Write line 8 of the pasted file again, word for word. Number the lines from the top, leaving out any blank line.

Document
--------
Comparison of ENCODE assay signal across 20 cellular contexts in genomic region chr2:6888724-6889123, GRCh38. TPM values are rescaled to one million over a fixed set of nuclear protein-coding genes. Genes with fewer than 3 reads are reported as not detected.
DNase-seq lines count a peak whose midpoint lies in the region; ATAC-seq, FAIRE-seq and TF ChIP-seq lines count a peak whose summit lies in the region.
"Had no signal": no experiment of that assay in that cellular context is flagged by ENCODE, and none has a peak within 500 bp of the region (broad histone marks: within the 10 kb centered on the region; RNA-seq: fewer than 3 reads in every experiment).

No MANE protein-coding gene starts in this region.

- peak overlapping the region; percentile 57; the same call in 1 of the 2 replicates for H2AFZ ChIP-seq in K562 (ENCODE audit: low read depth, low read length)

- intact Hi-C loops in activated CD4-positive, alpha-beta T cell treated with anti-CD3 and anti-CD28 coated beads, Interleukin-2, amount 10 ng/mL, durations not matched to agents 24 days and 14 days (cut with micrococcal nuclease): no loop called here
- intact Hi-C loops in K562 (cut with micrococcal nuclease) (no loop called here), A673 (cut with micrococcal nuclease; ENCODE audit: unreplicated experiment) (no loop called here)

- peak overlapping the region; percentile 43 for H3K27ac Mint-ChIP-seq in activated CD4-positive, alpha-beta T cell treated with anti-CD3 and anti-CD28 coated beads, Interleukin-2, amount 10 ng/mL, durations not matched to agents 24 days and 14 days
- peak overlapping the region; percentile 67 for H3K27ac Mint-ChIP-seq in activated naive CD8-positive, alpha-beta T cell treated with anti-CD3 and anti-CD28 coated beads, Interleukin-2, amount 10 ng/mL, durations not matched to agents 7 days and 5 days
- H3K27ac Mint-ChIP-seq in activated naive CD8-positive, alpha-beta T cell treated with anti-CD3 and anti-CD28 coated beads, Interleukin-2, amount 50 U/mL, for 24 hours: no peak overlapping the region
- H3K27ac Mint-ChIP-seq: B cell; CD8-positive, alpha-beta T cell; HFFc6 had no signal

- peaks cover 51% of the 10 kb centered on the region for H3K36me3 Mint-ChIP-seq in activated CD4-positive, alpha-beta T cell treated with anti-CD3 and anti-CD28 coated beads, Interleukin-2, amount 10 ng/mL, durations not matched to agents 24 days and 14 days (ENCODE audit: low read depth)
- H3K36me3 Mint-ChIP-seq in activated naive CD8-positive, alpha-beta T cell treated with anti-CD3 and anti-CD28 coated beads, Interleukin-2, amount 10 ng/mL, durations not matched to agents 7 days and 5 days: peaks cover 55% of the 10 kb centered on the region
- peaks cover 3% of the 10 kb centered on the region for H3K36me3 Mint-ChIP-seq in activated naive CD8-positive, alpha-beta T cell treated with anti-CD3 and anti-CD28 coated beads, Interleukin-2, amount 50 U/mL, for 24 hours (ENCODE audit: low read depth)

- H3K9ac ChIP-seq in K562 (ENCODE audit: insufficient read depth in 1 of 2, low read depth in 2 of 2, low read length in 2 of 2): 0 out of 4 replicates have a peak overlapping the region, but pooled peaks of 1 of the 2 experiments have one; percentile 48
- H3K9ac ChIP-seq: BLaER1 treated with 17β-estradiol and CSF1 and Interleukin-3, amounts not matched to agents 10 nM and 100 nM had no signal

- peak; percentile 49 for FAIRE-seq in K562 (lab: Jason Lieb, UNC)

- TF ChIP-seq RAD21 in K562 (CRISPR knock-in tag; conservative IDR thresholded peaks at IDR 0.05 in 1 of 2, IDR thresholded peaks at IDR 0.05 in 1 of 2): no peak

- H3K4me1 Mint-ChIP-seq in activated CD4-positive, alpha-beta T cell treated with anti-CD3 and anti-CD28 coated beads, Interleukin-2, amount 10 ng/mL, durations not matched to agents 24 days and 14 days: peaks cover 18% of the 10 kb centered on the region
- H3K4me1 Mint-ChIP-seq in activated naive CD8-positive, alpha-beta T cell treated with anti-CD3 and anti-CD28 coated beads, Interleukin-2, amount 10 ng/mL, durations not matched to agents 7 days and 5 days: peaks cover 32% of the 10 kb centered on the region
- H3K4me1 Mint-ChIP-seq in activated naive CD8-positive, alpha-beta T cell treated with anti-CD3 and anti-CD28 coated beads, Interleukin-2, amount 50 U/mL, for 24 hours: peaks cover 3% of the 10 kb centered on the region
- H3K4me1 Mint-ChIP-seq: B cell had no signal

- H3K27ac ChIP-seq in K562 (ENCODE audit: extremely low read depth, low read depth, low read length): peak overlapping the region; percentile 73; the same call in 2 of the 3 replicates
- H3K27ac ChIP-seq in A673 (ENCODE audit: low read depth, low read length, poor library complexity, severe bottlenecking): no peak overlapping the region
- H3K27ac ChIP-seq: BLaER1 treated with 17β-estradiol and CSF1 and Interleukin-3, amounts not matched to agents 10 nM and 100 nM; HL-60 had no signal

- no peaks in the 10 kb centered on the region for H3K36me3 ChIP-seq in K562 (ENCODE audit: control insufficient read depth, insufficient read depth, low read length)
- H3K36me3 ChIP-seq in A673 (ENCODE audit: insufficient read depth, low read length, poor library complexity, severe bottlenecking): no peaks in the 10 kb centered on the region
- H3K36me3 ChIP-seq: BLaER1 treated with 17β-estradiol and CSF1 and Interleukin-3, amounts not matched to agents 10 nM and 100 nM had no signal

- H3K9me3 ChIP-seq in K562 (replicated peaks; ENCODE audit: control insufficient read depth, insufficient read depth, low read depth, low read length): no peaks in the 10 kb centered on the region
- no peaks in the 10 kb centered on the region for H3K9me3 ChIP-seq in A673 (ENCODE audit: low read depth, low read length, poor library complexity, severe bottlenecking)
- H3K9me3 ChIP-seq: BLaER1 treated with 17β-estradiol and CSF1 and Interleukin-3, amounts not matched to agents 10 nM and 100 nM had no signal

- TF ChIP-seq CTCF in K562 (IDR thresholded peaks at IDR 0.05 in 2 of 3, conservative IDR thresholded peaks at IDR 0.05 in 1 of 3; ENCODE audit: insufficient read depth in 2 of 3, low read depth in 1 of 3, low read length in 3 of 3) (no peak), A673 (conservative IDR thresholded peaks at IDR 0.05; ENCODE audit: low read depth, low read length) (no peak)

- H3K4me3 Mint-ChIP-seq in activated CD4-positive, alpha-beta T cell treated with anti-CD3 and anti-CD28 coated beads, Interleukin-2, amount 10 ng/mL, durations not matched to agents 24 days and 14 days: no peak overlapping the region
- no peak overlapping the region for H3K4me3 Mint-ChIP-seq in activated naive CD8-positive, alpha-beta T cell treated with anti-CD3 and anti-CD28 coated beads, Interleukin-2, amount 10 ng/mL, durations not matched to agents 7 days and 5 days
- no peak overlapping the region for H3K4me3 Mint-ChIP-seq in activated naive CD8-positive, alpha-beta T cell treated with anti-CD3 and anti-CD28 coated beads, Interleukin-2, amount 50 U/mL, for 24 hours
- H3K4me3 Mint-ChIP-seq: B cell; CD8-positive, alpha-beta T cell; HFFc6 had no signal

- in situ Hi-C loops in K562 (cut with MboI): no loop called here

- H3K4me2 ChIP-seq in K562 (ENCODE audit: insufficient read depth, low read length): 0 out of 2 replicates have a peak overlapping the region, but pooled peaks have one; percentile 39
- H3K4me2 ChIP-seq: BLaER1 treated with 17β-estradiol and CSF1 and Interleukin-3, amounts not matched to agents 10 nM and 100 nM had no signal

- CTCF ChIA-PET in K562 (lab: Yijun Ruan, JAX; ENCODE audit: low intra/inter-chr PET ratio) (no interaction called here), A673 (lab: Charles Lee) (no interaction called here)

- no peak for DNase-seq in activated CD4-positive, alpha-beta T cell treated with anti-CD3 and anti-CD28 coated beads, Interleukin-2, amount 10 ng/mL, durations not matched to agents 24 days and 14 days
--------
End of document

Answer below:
- peak overlapping the region; percentile 43 for H3K27ac Mint-ChIP-seq in activated CD4-positive, alpha-beta T cell treated with anti-CD3 and anti-CD28 coated beads, Interleukin-2, amount 10 ng/mL, durations not matched to agents 24 days and 14 days